John Bunyan was an English writer and Puritan preacher best remembered as the author of the Christian allegory The Pilgrim's Progress. In addition to The Pilgrim's Progress, Bunyan wrote nearly sixty titles, many of them expanded sermons. Bunyan came near Bedford, he had some schooling and at the age of sixteen joined the Parliamentary Army during the first stage of the English Civil War. After three years in the army he returned to Elstow and took up the trade of tinker, which he had learned from his father, he became interested in religion after his marriage, attending first the parish church and joining the Bedford Meeting, a nonconformist group in Bedford, becoming a preacher. After the restoration of the monarch, when the freedom of nonconformists was curtailed, Bunyan was arrested and spent the next twelve years in jail as he refused to give up preaching. During this time he wrote a spiritual autobiography, Grace Abounding to the Chief of Sinners, began work on his most famous book, The Pilgrim's Progress, not published until some years after his release.
Bunyan's years, in spite of another shorter term of imprisonment, were spent in relative comfort as a popular author and preacher, pastor of the Bedford Meeting. He is buried in Bunhill Fields; the Pilgrim's Progress became one of the most published books in the English language. He is remembered in the Church of England with a Lesser Festival on 30 August, on the liturgical calendar of the United States Episcopal Church on 29 August; some other churches of the Anglican Communion, such as the Anglican Church of Australia, honour him on the day of his death. John Bunyan was born in 1628 to Thomas and Margaret Bunyan at Bunyan's End in the parish of Elstow, Bedfordshire. Bunyan's End is about halfway between the hamlet of Elstow High Street. Bunyan's date of birth is not known, but he was baptised on 30 November 1628, the baptismal entry in the parish register reading "John the sonne of Thomas Bunnion Jun. the 30 November". The name Bunyan had its origins in the Norman-French name Buignon. There had been Bunyans in north Bedfordshire since at least 1199.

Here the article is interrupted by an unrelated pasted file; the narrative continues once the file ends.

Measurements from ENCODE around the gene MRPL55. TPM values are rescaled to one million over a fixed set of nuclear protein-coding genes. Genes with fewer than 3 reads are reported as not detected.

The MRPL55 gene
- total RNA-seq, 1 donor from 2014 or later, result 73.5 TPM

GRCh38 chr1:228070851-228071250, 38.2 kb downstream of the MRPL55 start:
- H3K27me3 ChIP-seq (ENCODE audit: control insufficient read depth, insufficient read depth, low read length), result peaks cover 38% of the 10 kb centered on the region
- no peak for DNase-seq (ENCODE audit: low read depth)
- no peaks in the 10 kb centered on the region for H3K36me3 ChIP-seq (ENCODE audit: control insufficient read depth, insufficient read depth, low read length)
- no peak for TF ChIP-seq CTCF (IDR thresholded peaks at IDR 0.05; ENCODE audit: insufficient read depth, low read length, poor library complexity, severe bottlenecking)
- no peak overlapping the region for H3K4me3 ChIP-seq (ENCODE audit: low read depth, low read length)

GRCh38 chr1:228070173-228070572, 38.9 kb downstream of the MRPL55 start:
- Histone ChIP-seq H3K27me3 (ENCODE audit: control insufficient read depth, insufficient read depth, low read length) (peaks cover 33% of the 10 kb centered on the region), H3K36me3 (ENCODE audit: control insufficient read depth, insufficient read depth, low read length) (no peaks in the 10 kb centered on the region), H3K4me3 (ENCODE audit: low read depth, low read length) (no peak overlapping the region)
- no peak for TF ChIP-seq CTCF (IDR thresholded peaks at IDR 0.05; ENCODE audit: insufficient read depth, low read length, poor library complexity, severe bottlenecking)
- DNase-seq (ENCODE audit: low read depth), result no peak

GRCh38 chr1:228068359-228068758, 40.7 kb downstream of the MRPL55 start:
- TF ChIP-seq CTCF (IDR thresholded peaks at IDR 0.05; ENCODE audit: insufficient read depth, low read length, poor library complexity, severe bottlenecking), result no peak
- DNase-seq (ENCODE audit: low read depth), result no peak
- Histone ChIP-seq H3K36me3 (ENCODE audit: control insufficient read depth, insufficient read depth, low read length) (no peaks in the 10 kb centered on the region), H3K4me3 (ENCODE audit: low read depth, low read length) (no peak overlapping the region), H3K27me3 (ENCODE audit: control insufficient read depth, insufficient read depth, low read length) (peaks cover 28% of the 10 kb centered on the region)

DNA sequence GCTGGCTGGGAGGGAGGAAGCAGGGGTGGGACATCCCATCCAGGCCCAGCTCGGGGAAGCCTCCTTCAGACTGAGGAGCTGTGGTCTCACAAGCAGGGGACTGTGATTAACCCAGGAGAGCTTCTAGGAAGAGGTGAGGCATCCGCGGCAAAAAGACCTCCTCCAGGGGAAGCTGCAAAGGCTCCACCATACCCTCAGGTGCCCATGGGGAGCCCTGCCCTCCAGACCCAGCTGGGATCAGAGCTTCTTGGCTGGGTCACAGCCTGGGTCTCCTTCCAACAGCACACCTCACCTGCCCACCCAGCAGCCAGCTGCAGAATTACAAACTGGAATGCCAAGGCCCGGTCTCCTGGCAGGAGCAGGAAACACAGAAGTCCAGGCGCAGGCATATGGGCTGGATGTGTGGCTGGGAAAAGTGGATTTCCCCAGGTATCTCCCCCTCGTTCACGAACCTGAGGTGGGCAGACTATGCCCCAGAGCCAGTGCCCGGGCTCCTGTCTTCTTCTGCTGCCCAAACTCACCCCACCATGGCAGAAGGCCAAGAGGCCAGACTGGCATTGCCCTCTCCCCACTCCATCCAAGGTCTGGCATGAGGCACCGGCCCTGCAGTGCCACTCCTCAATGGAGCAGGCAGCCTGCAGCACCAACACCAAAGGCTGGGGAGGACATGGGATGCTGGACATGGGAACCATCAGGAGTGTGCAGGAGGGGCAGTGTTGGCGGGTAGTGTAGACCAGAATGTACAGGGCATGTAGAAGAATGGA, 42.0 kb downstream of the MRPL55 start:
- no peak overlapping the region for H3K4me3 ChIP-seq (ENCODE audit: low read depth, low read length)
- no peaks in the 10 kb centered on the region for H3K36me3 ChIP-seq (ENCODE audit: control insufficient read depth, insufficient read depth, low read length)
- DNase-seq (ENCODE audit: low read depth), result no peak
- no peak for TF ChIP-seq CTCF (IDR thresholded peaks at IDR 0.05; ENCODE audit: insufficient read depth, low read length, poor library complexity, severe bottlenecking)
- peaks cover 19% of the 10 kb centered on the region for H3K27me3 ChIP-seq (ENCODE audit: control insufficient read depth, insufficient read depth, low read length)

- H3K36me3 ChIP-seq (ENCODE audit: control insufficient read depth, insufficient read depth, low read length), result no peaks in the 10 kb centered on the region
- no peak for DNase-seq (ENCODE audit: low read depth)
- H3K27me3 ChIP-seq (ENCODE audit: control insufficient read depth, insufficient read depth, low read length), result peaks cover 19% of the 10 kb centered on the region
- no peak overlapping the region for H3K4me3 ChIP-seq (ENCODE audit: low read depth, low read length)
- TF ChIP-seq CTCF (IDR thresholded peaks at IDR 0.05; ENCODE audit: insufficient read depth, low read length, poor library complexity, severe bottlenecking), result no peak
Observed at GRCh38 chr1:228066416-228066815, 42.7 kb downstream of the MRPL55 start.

Bunyan's father was a brazier or tinker who travelled around the area mending pots and pans, his grandfather had been a chapman or small trader. The Bunyans owned land in Elstow, so Bunyan's origins were not quite as humble as he suggested in his autobiographical work Grace Abounding to the Chief of Sinners when he wrote that his father's house was "of that rank, meanest and most despised in the country"; as a child Bunyan was given some rudimentary schooling. In Grace Abounding Bunyan recorded few details of his upbringing, but he did note how he picked up the habit of swearing, suffered from nightmares, read the popular stories of the day in cheap chap-books. In the summer of 1644 Bunyan lost both his sister Margaret; that autumn, shortly before or after his sixteenth birthday, Bunyan enlisted in the Parliamentary army when an edict demanded 225 recruits from the town of Bedford. There are few details available about his military service, which took place during the first stage of the English Civil War.
A muster roll for the garrison of Newport Pagnell shows him as private "John Bunnian". In Grace Abounding, he recounted an incident from this time, as evidence of the grace of God: When I was a Souldier, I, with others, were drawn out to go to such a place to besiege it. Bunyan's army service provided him with a knowledge of military language which he used in his book The Holy War, exposed him to the ideas of the various religious sects and radical groups he came across in Newport Pagnell; the garrison town gave him opportunities to indulge in the sort of behaviour he would confess to in Grace Abounding: "So that until I came to the state of Marriage, I was the ringleader of all the Youth that kept me company, in all manner of vice and ungodliness". Bunyan spent nearly three years in the army, leaving in 1647 to return to Elstow and his trade as a tinker, his father had remarried and had more children and Bunyan moved from Bunyan's End to a cottage in Elstow High Street. Within two years of leaving the army, Bunyan married.